We all know what is meant by a person’s "applying his mind" to his studies, namely, that he gathers his wandering thoughts, focuses his attention on the subject before him, concentrates thereon. Equally evident is a person’s "applying his hand" to a piece of manual labour, namely, that he get down to business, set himself to the work before him, earnestly endeavour to make a good job of it. In either case there is an implication: in the former, that he has been given a sound mind, in the latter that he possesses a healthy body. And in connection with both cases it is universally acknowledged that the one ought to so employ his mind and the other his bodily strength. Equally obvious should be the meaning of and the obligation to "apply our hearts unto wisdom": that is, diligently, fervently, earnestly make wisdom our quest and walk in her ways. Since God has given a "new heart" at regeneration, it is to be thus employed. If he has quickened us into newness of life then we ought to grow in grace. If he has made us new creatures in Christ we are to progress as Christians.
Because this will be read by such widely-different classes of readers and we are anxious to help all, we must consider here an objection, for the removal of which we quote the renowned John Owen.
It will be said that if not only the beginning of grace, sanctification, and holiness be/mm God, but the carrying of it on and the increase of it also be from him, and not only so in general, but that all the actings of grace, and every act of it, be an immediate effect of the Holy Spirit, then what need is there that we should take any pains in this thing ourselves, or use our own endeavors to grow in grace and holiness as we are commanded? If God worketh all himself in us, and without his effectual operation in us we can do nothing, there is no place left for our diligence, duty, or obedience.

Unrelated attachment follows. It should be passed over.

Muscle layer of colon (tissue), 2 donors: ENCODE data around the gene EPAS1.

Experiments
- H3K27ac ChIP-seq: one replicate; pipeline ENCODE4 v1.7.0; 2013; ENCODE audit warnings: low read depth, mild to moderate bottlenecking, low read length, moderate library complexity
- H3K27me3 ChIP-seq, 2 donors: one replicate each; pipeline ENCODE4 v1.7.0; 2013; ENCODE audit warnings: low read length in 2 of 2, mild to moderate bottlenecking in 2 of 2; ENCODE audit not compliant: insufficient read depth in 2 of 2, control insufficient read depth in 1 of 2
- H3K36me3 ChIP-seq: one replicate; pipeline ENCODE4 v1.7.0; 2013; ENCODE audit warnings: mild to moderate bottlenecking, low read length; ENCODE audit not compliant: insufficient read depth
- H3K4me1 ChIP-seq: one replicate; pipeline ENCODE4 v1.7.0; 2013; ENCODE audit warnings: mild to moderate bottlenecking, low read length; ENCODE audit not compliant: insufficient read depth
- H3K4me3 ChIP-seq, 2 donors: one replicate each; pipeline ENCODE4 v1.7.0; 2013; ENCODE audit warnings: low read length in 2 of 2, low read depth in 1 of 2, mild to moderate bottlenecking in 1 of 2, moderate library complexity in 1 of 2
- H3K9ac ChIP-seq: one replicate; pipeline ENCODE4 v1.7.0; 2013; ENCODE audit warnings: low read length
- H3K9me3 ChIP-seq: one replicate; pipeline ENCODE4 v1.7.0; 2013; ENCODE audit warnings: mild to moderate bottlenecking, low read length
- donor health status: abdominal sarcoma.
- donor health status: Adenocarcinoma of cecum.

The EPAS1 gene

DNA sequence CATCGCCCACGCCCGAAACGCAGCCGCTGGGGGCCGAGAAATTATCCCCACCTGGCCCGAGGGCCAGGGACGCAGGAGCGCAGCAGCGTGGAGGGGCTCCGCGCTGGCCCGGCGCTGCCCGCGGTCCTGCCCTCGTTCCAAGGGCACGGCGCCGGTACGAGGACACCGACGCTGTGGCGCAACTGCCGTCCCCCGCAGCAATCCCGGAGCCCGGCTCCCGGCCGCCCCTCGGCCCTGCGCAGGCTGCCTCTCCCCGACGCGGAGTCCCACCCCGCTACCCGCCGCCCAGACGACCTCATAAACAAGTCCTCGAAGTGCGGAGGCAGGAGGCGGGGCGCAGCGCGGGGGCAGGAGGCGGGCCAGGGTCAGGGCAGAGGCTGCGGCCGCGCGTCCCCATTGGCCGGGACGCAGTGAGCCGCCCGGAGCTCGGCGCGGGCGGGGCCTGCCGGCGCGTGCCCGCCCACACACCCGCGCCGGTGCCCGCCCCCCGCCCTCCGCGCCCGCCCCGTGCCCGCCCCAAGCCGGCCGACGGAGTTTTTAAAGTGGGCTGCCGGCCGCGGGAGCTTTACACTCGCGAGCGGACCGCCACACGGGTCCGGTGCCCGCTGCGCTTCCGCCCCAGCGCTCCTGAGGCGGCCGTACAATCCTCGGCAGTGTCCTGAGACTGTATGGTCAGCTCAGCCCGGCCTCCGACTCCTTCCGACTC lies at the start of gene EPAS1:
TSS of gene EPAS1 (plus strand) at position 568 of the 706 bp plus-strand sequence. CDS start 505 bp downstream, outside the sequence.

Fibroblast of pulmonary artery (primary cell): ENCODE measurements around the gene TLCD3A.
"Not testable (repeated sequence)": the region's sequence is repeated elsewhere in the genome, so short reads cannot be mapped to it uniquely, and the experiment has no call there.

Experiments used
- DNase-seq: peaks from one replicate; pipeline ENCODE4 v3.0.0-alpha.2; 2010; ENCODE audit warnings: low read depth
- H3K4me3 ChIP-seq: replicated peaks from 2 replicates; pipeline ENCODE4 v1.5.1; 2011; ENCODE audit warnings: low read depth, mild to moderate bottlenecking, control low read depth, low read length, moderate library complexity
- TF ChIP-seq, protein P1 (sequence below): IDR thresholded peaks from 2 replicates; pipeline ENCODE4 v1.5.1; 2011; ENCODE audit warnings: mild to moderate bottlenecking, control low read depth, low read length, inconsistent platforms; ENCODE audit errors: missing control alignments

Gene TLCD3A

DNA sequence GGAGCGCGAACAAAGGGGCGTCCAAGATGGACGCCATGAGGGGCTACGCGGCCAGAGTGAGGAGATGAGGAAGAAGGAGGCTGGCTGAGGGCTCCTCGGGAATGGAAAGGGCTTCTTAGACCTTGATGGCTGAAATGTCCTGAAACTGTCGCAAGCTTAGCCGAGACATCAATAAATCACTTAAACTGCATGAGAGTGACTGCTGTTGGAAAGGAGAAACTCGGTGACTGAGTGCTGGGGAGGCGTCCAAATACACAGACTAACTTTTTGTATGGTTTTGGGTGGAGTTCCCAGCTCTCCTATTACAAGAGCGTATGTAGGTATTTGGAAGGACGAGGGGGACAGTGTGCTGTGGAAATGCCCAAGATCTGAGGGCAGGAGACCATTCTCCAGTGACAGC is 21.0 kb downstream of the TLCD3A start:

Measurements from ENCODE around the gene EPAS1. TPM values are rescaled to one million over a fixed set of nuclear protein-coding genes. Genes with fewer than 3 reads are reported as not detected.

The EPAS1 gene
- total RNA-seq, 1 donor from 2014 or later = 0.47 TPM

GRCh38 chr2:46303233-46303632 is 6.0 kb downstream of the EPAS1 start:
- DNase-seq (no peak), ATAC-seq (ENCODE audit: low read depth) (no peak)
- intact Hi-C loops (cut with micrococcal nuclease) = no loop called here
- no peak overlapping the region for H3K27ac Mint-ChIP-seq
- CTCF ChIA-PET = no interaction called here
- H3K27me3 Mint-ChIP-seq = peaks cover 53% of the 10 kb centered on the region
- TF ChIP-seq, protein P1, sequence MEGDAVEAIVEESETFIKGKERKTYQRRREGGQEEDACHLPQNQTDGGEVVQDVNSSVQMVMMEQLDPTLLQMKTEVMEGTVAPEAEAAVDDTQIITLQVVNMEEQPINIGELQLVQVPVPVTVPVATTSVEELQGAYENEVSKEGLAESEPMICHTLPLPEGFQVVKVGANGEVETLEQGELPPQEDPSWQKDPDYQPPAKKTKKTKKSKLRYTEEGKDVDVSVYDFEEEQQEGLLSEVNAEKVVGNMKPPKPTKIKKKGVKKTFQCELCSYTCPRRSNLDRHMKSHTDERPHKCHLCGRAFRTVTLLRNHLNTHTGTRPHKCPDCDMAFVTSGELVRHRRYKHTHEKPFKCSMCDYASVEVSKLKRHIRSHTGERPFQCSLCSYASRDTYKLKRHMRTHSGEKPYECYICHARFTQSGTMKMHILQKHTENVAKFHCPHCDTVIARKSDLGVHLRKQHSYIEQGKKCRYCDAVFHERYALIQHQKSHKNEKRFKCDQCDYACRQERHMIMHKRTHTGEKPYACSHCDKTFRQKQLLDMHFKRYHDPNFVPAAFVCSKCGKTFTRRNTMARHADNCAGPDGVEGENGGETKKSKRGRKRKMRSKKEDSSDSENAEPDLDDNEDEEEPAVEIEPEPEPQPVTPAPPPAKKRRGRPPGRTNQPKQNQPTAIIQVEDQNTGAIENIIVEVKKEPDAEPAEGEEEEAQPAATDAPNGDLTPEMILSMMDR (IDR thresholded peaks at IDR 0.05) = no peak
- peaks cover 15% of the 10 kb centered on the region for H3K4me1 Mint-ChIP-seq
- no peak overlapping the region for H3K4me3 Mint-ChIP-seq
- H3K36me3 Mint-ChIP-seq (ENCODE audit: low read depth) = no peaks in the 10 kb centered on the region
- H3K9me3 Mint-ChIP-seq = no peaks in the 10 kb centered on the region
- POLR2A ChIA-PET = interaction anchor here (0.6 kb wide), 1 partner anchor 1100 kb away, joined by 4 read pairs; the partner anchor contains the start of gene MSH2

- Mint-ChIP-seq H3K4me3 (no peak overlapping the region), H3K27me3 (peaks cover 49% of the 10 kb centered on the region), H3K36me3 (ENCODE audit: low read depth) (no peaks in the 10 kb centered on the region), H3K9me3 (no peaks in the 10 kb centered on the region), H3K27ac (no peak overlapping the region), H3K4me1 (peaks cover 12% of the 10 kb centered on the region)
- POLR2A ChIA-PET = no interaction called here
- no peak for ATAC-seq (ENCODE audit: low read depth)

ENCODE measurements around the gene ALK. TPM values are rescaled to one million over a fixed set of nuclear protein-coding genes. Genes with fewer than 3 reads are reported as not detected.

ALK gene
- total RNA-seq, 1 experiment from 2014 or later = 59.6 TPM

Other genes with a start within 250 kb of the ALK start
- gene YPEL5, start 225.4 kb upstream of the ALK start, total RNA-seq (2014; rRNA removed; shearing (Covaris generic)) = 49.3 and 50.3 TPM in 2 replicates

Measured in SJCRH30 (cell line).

Answer: (1) This objection we must expect to meet withal at every turn. Men will not believe there is a consistency between God’s effectual grace and our diligent obedience; that is, they will not believe what is plainly, clearly, distinctly, revealed in the Scripture, and which is suited unto the experience of all that truly believe, because they cannot, it may be, comprehend it within the compass of carnal reason.
(2) Let the apostle answer this objection for this once: "his Divine power has given unto us all things that pertain unto life and godliness, through the knowledge of him that hath called us to glory and virtue; whereby are given unto us exceeding great and precious promises that by these we might be partakers of the Divine nature, having escaped the corruption that is in the world through lust" (2 Pet. 1:3,4). If all things that pertain unto life and godliness, among which doubtless is the preservation and increase of grace, be given unto us by the power of God; if from him we receive that Divine nature, by virtue whereof our corruptions are subdued, then I pray what need is there of any endeavors of our own? The whole work of sanctification is wrought in us, it seems, and that by the power of God: we, therefore, may let it alone and leave it unto him whose it is, whilst we are negligent, secure and at ease. Nay, says the apostle, this is not the use which the grace of God is to be put unto. The consideration of it is, or ought to be, the principal motive and encouragement unto all diligence for the increase of holiness in us. For so he adds immediately: "But also for this cause" (Greek) or because of the gracious operations of the Divine power in us; "giving all diligence, add to your faith virtue", etc. (v 5).